Garcia's streak of majors in jeopardy
Time is running out for Sergio Garcia.
The one-time wunderkind has played in 47 consecutive major championships, but that streak is in peril as he plays this week in the HP Byron Nelson Championship at TPC Four Seasons Resort Las Colinas in Irving, Texas.
The first of two deadlines for being in the top 50 in the World Golf Ranking — and thus automatically be qualified for the US Open at Congressional — is Monday. Garcia, No. 2 as recently as 2009, is No. 73.
The final deadline is June 13.
It clearly was on his mind a month ago, but he has tried to downplay his efforts to keep the streak alive.
"Four good weeks, get into the US Open and move on from there," the 31-year-old Garcia said at the Wells Fargo Championship earlier this month, where he tied for 28th before tying for 12th in the Players Championship and tying for 16th in the Crowne Plaza Invitational at Colonial the following two weeks.
". . . I don't care about the streak. I don't care about records and things like that. I worry about enjoying it and doing what I love and doing the best I can. I'm not going to look back when I'm 55 and say I should have tried to play 100 in a row instead of 99."
Of course, there is another way for Garcia to possibly make it into the field at Congressional, but it seems he would have to swallow considerable pride to go that route. He does not appear to be interested in entering a 36-hole qualifier on June 6.
"I don't think so," Garcia said, which is interesting because he entered a 36-hole international qualifier Monday in Texas for the British Open in July at Royal St. George's (he withdrew from the qualifier, citing an infected fingernail). "If I don't qualify (for the US Open through the rankings), then I don't deserve to play."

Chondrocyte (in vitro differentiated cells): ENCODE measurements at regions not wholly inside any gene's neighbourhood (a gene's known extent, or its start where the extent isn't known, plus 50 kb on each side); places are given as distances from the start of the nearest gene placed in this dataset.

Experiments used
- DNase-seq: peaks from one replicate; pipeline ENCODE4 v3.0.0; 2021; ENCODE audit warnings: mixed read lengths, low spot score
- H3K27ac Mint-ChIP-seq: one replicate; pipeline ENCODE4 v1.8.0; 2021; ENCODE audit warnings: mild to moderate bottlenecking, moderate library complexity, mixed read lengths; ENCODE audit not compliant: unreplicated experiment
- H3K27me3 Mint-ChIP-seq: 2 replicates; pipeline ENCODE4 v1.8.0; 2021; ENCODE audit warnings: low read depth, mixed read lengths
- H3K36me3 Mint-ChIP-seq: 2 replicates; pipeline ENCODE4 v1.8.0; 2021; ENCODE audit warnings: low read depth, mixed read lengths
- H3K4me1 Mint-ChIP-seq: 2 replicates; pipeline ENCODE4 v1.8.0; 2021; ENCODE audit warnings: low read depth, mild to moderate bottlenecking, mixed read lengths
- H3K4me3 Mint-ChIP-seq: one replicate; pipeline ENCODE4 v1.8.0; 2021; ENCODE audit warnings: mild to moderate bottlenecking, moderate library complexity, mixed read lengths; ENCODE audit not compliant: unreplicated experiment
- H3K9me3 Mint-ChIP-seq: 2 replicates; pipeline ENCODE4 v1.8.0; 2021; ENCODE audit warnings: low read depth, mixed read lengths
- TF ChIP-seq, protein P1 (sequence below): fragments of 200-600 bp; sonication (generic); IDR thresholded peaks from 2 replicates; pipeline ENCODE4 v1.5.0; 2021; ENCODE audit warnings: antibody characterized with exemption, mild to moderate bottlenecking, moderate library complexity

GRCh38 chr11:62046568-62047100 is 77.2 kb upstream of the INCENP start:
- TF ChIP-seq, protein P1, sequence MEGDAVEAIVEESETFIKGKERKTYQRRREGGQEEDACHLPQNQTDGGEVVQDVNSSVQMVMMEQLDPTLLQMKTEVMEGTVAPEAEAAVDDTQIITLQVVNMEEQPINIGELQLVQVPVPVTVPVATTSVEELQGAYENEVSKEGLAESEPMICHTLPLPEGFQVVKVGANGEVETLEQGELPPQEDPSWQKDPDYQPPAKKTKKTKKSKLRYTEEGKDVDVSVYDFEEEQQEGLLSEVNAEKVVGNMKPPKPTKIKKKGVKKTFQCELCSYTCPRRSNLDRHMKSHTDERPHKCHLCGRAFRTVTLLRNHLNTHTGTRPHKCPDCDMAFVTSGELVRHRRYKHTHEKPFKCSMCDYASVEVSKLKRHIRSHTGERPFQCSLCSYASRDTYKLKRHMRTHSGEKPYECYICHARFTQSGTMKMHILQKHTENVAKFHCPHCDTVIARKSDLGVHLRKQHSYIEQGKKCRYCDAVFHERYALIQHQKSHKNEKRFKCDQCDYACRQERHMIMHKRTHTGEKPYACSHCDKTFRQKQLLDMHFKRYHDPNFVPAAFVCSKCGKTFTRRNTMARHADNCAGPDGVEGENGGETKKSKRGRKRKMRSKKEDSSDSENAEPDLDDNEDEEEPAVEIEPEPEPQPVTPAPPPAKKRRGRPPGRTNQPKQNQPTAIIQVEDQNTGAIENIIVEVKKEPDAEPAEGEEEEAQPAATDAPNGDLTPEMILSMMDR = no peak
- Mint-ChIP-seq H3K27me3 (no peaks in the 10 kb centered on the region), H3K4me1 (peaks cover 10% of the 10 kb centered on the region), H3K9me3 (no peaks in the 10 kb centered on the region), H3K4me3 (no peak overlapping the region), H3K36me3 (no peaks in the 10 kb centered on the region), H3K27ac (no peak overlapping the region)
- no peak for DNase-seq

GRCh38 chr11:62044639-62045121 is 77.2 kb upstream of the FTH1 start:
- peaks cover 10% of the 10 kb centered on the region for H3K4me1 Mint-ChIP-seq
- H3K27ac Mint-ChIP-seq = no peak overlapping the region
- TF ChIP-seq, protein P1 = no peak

That simply might be his way of keeping his concentration on the task at hand and finishing among the leaders this week at Las Colinas, where he claimed the title in 2004.
Instead of using that as a positive, however, he slips into the pessimism that has infiltrated his demeanor, which once bordered on cockiness.
"The past is the past," said Garcia, whose only top-10 finish in six tournaments on the PGA Tour this season was solo eighth in March's Arnold Palmer Invitational.
"When I get on the first tee and say, 'I won here two years ago, three years ago,' they are not going to say, 'OK, we give you a 67.' It doesn't work that way, unfortunately."
Garcia didn't finish in the top 10 in any of his 14 stroke-play events on the PGA Tour last season. His best result was a solo fourth in the WGC-Accenture Match Play Championships.
After failing to make the European Ryder Cup team and merely serving as a vice captain and cheerleader at Celtic Manor, he went home to Borriol, Spain, and took 10 weeks away from the game.
The results have been better this year, but he's not close to being the player he once was.
"I've said all year long, it's a work in progress," said Garcia, whose last victory on the PGA Tour was the biggest of his career, the 2008 Players Championship.
"It's building up. Any good round helps. I'm trying to get things the right way for four rounds. There have been a lot of good things."
And some bad. Although his scoring average of 69.50 before the cut ranks seventh on the PGA Tour this season, Garcia has been unable to make things happen on the weekend.
When he closed with a 7-under-par 65 in the Players two weekends ago, it was the first time he had broken 70 in 10 rounds on the weekend this season on the US tour.
"Yeah, I definitely think today was a nice round," he told reporters after posting the best score of the final round at TPC Sawgrass. "But I don't know. It's kind of been like that for the past three months or so. I've been saying that I'm feeling better. I'm definitely hitting the ball better. Unfortunately, nothing's been happening on the weekend. I've had some rounds where I played really well and I shot 2 under and I'm moving back.
"But today finally things seemed to happen a little bit. I played nicely, I hit some good shots and rolled some good putts in. . . . Yeah, it was a nice, positive way to finish a tournament."
While he claims his confidence is higher this season, it seems he really could use an injection of it. You have to wonder where he goes from here.
Garcia qualified for the Masters only because he had won the Players within the past three years, and he failed to make the field for the first two World Golf Championships events of the season.
All he needs is one big finish to qualify for the three Grand Slam events of the summer, but whether he has it in him at this point is anybody's guess.
For years, Garcia was known as the best player never to win a major, but at the next one he might simply be the best player not playing.